Dame Dame Saito Nikki is basically divided into two types of strips: the 'otaku and fandom' ones and the 'America in general' ones. In the manga fandom strips, Saito talks about her work in the manga industry and how manga is localized. Since Dame Dame Saito Nikki came out ten years ago, of course, what was once up-to-date has become early 2000s history: Saito talks about the process of 'flipping' manga (so big-nosed, freckled, blonde Americans can read it) and relettering it into English with analog methods, and then explains how manga is chopped up into 32-page comics which sell for 300 yen. ("32 pages for 300 yen…! That's expensive…!" says Saito's shocked companion.) She talks about VIZ's Pulp magazine, Dark Horse's Super Manga Blast, Adam Warren's Dirty Pair comics, and even about one of the greatest blessings Studio Proteus ever brought to the American manga market: the Studio Proteus/Eros Mangerotica editions of porno manga are 120% uncensored, since the original artists went back and redrew the genitalia that were censored in the Japanese editions. What about Shōjo Manga? Well, this being 2000, hardly any Shōjo Manga had been translated yet. She criticizes the typical American comic book store, those "dark, gloomy shops shouting of fanboy." ("Not many girls reading comics to begin with… so girls' comics don't get published… so girls stay away even more, and so…vicious circle!") But in other strips, Saito and Adam Warren seem to sense that they're on the crest of a generational wave, when millions of Sailor Moon-loving fangirls are about to pour on the American market demanding their floating flowers and sparkly screentone. Another chapter is dedicated to Americans who cosplay, and another glorious chapter is dedicated to Saito's trip to San Diego Comic-Con, where she meets Mike Mignola and Jhonen Vasquez, sees the Masquerade, and pigs out on honey walnut shrimp at the San Diego Hooters.

But another, more timeless part of the manga is Saito's introductions to non-otaku life in America. She particularly talks a lot about American holidays, which may have the same names but be very different from the way those holidays are celebrated in Japan. After all, in Japan girls give guys chocolates on Valentine's Day, but in America, it's a day for sexy lingerie and flowers! And Christmas isn't a romantic holiday like in Japan, it's a family holiday, where Americans eat turkey and fruitcake (or don't) and little girls leave milk and cookies under the tree for Santa. The Halloween strip talks about trick-or-treating and the typical costumes Americans wear, then segues into the very specific insanity of San Francisco's infamous Halloween party in the Castro, back before it got shut down by the cops due to excessive crowds and general mayhem. (Ahh, those days…) Saito also devotes a chapter to another great American obsession: losing weight. Years before Morgan Spurlock's film Super Size Me, she writes about Americans' obesity problem, the massive food portions, and the corresponding obsession with dieting and weight-loss products. As in every chapter of Dame Dame Saito Nikki, there's some fanservice shots of girls in sports bras, but there's also some drawings of unhealthily obese Americans in Elvis costumes to go along with them. But mostly, Saito is here to praise America, not criticize it. She even devotes an entire chapter to the Powerpuff Girls.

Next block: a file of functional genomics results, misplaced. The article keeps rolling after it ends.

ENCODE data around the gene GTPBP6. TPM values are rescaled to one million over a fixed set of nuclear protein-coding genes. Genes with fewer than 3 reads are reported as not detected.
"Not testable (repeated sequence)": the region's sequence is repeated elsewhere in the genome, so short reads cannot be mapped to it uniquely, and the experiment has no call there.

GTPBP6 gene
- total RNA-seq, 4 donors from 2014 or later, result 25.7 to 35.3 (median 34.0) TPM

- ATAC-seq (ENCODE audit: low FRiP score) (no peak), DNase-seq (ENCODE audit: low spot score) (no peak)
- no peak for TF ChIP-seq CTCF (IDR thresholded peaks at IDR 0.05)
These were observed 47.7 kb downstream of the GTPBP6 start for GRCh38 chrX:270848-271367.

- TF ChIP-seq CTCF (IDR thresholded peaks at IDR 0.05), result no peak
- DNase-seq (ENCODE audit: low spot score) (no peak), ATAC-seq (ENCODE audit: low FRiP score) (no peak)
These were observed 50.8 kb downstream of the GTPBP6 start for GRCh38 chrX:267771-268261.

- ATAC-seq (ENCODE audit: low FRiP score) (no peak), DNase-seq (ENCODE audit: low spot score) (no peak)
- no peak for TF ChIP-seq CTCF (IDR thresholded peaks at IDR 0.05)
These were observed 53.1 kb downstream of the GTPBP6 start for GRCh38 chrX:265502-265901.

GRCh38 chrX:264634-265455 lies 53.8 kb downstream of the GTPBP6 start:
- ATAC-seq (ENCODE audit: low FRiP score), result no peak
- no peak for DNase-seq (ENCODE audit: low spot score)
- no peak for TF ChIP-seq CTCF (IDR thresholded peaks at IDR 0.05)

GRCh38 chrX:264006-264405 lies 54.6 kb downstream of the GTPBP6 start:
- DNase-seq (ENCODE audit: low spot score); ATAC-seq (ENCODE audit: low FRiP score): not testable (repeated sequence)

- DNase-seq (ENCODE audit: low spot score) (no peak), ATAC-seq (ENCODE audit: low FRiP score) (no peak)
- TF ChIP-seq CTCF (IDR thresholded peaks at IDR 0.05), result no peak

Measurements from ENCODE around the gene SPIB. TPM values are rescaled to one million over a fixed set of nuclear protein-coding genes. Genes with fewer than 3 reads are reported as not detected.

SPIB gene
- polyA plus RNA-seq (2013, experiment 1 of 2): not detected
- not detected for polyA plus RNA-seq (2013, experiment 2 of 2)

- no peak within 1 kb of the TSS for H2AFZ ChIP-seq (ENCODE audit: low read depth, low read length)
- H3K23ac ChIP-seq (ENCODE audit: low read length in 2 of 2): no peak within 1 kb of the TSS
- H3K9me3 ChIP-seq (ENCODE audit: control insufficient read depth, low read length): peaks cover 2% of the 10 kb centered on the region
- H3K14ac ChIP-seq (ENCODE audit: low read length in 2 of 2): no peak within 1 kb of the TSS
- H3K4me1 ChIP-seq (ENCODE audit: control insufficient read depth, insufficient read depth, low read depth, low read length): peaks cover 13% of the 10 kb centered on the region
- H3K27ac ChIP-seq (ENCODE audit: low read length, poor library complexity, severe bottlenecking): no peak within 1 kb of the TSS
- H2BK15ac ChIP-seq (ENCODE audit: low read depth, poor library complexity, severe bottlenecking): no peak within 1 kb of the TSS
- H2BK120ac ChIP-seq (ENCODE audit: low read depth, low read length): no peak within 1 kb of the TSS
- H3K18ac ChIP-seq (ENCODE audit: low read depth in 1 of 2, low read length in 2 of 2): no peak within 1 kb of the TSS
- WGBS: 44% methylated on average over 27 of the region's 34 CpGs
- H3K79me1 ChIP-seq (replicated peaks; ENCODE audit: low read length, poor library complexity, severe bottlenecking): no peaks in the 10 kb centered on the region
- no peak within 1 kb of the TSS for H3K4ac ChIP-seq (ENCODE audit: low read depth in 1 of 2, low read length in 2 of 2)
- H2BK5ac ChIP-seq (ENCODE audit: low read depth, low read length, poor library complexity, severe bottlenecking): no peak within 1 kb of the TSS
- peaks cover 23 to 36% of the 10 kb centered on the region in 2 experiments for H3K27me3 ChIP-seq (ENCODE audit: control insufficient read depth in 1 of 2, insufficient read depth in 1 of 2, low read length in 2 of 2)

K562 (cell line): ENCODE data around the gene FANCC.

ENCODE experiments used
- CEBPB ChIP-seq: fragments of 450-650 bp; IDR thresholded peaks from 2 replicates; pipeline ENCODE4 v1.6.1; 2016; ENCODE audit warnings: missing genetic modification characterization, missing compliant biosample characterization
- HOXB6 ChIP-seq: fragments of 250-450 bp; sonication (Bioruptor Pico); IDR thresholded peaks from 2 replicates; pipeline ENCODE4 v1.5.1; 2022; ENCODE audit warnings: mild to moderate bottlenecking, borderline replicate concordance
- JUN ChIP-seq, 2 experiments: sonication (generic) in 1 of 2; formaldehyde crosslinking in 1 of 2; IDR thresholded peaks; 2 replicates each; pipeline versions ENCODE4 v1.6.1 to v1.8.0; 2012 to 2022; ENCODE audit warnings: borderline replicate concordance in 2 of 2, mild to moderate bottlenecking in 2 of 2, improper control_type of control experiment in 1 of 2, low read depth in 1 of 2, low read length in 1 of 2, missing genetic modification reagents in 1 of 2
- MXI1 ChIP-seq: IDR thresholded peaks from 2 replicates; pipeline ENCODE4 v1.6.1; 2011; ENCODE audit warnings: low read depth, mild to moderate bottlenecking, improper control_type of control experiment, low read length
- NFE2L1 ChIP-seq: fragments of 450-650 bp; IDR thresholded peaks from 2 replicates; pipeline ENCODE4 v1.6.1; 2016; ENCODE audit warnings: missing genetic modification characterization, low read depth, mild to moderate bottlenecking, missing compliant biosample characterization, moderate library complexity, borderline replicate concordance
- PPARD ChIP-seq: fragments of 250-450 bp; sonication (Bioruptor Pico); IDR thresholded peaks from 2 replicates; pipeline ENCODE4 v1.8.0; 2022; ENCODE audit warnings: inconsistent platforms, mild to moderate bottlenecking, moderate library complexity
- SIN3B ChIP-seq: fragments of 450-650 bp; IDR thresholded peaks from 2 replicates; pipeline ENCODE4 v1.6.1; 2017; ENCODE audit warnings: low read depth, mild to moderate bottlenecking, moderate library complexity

Dame Dame Saito Nikki is a wonderfully drawn, funny comic; if you like books like Aimee Major-Steinberger's Japan Ai: A Tall Girl's Adventures in Japan, or the anthology Japan as Viewed by 17 Creators published by Fanfare/Ponent-Mon, or any stories of crosscultural fandom mixups, you'll love this manga. But tragically, it's almost impossible to get hold of, even in Japan. I have my own copies because I photocopied them from the pages of Dengeki Daioh as it was coming out, but sadly, the series was canceled abruptly and never even released in tankobon. I often wonder what cultural stuff Saito would have written about if the manga had been allowed to go on a little longer. (She hadn't even run out of holidays yet!) If you've got a sense of humor and access to back issues of Dengeki Daioh—there are stores in Tokyo that sell them—check out this gem. As for everyone else, enjoy the pictures. You may lynch me now, although if you do, I'll never get the chance to write about Viz's planned release of Haoh Airen.

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Jason Thompson is the author of Manga: The Complete Guide and King of RPGs, as well as manga editor for Otaku USA magazine.
Banner designed by Lanny Liu.